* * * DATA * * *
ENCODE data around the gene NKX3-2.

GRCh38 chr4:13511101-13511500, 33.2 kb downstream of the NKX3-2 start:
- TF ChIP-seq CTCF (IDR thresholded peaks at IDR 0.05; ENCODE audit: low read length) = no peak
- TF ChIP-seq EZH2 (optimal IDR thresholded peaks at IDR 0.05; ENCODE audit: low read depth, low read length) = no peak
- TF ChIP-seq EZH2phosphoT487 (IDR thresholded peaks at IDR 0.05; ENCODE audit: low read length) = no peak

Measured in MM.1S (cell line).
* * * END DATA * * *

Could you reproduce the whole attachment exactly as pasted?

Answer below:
ENCODE data around the gene NKX3-2.

GRCh38 chr4:13511101-13511500, 33.2 kb downstream of the NKX3-2 start:
- TF ChIP-seq CTCF (IDR thresholded peaks at IDR 0.05; ENCODE audit: low read length) = no peak
- TF ChIP-seq EZH2 (optimal IDR thresholded peaks at IDR 0.05; ENCODE audit: low read depth, low read length) = no peak
- TF ChIP-seq EZH2phosphoT487 (IDR thresholded peaks at IDR 0.05; ENCODE audit: low read length) = no peak

Measured in MM.1S (cell line).